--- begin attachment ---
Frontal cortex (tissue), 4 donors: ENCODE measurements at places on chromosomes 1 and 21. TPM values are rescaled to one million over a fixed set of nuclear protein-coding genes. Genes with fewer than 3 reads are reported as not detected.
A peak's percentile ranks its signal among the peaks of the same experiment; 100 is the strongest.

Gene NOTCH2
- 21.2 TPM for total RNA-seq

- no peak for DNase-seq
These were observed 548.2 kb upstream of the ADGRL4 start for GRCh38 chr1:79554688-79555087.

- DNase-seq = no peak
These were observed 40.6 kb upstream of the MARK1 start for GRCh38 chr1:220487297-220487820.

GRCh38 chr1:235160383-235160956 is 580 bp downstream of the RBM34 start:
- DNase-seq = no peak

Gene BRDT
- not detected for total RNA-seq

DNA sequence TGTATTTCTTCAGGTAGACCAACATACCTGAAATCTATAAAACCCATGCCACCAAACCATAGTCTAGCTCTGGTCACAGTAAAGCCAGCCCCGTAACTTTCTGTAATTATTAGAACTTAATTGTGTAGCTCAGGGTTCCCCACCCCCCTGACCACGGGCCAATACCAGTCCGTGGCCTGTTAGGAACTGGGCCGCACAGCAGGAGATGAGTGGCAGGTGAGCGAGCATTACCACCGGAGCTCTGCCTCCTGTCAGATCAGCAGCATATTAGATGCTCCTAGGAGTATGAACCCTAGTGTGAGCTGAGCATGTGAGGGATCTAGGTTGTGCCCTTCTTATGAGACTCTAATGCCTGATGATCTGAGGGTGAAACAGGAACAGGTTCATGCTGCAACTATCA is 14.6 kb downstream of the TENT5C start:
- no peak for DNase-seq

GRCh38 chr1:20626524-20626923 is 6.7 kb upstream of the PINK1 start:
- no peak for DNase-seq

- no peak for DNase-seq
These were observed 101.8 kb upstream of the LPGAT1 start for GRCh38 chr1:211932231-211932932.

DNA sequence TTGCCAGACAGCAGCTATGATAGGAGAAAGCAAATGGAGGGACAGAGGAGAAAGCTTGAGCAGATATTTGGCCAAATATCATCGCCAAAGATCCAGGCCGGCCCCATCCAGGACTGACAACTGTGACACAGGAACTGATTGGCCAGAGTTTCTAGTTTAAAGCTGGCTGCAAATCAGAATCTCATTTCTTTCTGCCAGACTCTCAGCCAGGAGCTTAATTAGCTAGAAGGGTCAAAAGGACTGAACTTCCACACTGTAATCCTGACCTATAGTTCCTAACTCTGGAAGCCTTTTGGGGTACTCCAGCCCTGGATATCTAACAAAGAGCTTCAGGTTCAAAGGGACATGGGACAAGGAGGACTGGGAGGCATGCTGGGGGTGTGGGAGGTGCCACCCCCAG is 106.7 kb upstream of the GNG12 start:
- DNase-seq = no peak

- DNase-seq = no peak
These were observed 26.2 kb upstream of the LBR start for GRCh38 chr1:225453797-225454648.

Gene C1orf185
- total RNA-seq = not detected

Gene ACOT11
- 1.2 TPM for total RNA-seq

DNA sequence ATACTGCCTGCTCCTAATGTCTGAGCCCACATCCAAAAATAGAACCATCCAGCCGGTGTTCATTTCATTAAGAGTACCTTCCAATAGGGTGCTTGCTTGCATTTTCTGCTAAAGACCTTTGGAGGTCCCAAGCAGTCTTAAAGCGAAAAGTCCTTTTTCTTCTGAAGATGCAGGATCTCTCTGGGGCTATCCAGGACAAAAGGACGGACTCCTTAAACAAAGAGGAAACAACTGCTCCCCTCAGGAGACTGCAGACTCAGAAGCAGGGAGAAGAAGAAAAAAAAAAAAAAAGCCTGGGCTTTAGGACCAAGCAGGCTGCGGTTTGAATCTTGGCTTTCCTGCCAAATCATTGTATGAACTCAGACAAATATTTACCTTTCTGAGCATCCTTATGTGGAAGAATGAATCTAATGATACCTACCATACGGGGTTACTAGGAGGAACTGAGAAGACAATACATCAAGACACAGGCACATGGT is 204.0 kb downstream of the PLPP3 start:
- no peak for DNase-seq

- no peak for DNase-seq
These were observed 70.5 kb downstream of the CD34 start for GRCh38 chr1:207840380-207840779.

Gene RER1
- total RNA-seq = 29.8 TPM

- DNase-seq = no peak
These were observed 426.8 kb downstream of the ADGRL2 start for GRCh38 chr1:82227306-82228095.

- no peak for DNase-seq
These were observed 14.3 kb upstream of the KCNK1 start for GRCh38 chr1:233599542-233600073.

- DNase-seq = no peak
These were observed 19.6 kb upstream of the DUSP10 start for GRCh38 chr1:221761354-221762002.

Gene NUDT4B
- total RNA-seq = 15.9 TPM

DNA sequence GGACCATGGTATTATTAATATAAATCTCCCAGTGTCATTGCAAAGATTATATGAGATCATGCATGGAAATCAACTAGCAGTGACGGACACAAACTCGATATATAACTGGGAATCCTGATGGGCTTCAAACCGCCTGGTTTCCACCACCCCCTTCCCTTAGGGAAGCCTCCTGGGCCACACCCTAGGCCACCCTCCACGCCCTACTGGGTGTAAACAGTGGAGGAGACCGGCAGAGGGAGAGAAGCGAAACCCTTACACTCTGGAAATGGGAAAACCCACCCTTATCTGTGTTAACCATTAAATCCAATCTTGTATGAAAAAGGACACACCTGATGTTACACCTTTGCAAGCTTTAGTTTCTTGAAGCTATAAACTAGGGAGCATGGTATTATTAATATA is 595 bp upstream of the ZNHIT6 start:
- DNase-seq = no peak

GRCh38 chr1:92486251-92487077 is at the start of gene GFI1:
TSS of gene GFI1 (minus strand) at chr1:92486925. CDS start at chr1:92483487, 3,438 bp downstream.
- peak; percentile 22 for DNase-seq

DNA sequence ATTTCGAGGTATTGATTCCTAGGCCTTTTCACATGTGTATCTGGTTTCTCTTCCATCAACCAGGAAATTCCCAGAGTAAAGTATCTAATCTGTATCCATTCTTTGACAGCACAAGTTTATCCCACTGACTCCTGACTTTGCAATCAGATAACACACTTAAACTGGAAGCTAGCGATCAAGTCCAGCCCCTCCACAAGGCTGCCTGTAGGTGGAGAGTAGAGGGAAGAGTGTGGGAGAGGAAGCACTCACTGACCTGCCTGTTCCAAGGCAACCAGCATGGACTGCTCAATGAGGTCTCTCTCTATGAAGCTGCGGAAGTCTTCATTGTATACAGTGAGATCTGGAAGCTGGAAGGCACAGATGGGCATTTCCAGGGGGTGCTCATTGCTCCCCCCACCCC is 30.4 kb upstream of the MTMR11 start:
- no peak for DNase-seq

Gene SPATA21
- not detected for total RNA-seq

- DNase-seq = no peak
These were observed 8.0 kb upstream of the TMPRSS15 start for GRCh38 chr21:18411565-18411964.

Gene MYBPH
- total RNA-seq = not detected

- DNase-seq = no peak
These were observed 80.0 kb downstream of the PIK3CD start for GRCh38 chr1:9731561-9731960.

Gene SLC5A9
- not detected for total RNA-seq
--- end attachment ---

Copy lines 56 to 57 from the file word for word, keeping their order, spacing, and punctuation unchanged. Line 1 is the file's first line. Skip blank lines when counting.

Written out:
Gene SLC5A9
- not detected for total RNA-seq